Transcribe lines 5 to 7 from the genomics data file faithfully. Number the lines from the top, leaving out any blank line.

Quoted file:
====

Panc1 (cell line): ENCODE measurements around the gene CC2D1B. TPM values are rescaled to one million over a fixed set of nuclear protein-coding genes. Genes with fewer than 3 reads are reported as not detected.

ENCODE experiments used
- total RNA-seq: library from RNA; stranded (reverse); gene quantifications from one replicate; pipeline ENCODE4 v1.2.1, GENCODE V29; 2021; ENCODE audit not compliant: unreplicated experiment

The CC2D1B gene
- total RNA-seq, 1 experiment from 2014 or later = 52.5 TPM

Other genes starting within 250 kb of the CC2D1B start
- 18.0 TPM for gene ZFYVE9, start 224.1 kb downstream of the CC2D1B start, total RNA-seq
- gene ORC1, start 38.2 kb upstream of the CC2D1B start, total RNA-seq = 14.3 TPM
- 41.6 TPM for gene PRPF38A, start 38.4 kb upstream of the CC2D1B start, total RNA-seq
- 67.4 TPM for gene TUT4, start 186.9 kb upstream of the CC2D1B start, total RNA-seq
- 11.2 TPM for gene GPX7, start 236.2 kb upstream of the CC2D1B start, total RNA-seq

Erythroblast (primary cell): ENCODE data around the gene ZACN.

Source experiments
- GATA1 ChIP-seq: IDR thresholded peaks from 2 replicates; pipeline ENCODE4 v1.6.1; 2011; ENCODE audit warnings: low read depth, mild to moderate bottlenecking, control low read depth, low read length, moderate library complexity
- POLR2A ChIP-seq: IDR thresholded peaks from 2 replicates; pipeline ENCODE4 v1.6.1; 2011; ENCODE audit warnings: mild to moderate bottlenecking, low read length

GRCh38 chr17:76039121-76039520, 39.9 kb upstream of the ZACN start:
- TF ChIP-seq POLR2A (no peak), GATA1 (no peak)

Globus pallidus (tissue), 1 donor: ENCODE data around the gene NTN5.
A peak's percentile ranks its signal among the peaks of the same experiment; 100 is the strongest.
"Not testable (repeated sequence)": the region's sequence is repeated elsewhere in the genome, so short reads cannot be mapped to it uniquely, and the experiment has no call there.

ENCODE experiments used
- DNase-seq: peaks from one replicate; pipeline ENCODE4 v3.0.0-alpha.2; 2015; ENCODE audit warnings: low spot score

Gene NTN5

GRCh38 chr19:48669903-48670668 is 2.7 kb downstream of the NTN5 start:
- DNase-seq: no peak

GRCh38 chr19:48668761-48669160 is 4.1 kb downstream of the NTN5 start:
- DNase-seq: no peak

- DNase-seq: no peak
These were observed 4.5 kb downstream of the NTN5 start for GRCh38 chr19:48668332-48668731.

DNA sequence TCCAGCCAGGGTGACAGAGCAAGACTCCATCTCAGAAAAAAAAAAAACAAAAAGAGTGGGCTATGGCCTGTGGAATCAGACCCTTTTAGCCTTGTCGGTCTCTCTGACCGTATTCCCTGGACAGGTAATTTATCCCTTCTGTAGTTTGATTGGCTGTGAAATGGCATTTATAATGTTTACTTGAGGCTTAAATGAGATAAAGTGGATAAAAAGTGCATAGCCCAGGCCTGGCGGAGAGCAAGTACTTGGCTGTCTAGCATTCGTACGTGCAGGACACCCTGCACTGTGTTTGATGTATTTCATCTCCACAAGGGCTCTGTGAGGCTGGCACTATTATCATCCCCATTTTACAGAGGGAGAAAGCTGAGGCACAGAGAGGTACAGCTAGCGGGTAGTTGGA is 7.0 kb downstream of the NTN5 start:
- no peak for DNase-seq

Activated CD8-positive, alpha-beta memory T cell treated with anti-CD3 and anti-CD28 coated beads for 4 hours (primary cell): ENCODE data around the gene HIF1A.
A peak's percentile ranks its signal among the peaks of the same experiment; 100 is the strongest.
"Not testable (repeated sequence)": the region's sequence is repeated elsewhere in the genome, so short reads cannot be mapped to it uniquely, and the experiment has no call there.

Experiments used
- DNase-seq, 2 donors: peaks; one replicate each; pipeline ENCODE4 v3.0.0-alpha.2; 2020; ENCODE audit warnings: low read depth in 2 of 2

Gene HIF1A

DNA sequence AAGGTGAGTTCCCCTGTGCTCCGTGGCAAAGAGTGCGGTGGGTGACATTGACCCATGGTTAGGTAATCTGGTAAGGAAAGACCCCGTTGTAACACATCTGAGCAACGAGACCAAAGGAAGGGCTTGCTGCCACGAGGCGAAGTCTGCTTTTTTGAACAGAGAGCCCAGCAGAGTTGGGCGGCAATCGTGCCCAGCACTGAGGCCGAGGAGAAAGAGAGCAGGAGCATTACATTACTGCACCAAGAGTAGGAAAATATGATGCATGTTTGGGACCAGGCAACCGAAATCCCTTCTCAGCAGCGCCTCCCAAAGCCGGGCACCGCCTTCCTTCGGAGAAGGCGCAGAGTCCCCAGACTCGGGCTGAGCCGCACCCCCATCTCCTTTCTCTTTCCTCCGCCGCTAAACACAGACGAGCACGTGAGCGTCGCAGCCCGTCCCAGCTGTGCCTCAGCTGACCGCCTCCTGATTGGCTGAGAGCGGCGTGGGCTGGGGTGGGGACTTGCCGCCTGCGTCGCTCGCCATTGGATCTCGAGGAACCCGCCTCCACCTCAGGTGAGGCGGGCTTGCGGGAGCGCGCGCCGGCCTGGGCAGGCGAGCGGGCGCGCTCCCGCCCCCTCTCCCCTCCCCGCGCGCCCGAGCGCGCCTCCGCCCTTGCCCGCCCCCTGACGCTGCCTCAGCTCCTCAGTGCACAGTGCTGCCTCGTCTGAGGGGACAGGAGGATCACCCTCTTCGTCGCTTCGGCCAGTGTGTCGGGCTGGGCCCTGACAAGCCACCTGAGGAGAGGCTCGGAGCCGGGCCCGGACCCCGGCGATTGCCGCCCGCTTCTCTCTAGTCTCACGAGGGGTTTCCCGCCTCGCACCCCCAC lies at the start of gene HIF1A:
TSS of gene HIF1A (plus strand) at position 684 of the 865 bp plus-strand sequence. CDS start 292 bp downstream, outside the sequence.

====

- total RNA-seq, 1 experiment from 2014 or later = 52.5 TPM

Other genes starting within 250 kb of the CC2D1B start
- 18.0 TPM for gene ZFYVE9, start 224.1 kb downstream of the CC2D1B start, total RNA-seq